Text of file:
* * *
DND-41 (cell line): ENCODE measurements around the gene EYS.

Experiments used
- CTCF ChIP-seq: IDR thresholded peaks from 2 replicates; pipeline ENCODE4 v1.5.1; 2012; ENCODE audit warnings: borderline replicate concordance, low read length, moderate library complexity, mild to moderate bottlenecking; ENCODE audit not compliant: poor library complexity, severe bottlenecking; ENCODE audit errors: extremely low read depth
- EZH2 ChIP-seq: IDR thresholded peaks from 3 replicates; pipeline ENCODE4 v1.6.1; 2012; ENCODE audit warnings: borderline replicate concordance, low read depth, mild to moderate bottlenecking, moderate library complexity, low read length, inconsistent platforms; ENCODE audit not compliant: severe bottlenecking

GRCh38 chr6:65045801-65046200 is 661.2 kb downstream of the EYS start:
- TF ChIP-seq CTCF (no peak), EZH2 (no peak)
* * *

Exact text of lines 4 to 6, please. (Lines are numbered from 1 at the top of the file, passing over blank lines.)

- EZH2 ChIP-seq: IDR thresholded peaks from 3 replicates; pipeline ENCODE4 v1.6.1; 2012; ENCODE audit warnings: borderline replicate concordance, low read depth, mild to moderate bottlenecking, moderate library complexity, low read length, inconsistent platforms; ENCODE audit not compliant: severe bottlenecking

GRCh38 chr6:65045801-65046200 is 661.2 kb downstream of the EYS start:
- TF ChIP-seq CTCF (no peak), EZH2 (no peak)